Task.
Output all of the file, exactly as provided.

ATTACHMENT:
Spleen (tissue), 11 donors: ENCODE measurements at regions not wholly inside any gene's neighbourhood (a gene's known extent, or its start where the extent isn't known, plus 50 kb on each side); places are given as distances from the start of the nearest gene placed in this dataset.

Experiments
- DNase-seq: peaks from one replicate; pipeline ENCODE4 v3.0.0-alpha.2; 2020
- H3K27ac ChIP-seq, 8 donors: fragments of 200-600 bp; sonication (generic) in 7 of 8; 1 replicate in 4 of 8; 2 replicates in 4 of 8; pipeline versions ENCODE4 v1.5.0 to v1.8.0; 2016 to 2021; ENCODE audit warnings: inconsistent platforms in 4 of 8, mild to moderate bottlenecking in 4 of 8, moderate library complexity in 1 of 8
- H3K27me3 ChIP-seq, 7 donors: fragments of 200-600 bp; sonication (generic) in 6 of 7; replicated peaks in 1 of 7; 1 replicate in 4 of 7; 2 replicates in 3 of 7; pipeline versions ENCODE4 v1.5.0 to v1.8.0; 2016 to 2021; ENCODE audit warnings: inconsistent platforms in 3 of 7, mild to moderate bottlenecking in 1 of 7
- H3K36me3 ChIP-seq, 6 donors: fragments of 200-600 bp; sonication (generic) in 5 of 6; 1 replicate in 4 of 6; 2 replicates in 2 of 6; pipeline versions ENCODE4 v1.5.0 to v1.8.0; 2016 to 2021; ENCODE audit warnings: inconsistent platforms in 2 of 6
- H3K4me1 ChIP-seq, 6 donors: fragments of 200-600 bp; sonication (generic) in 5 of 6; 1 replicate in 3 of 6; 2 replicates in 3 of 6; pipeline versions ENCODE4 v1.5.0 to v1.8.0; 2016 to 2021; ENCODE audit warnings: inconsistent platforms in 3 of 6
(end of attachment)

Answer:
Spleen (tissue), 11 donors: ENCODE measurements at regions not wholly inside any gene's neighbourhood (a gene's known extent, or its start where the extent isn't known, plus 50 kb on each side); places are given as distances from the start of the nearest gene placed in this dataset.

Experiments
- DNase-seq: peaks from one replicate; pipeline ENCODE4 v3.0.0-alpha.2; 2020
- H3K27ac ChIP-seq, 8 donors: fragments of 200-600 bp; sonication (generic) in 7 of 8; 1 replicate in 4 of 8; 2 replicates in 4 of 8; pipeline versions ENCODE4 v1.5.0 to v1.8.0; 2016 to 2021; ENCODE audit warnings: inconsistent platforms in 4 of 8, mild to moderate bottlenecking in 4 of 8, moderate library complexity in 1 of 8
- H3K27me3 ChIP-seq, 7 donors: fragments of 200-600 bp; sonication (generic) in 6 of 7; replicated peaks in 1 of 7; 1 replicate in 4 of 7; 2 replicates in 3 of 7; pipeline versions ENCODE4 v1.5.0 to v1.8.0; 2016 to 2021; ENCODE audit warnings: inconsistent platforms in 3 of 7, mild to moderate bottlenecking in 1 of 7
- H3K36me3 ChIP-seq, 6 donors: fragments of 200-600 bp; sonication (generic) in 5 of 6; 1 replicate in 4 of 6; 2 replicates in 2 of 6; pipeline versions ENCODE4 v1.5.0 to v1.8.0; 2016 to 2021; ENCODE audit warnings: inconsistent platforms in 2 of 6
- H3K4me1 ChIP-seq, 6 donors: fragments of 200-600 bp; sonication (generic) in 5 of 6; 1 replicate in 3 of 6; 2 replicates in 3 of 6; pipeline versions ENCODE4 v1.5.0 to v1.8.0; 2016 to 2021; ENCODE audit warnings: inconsistent platforms in 3 of 6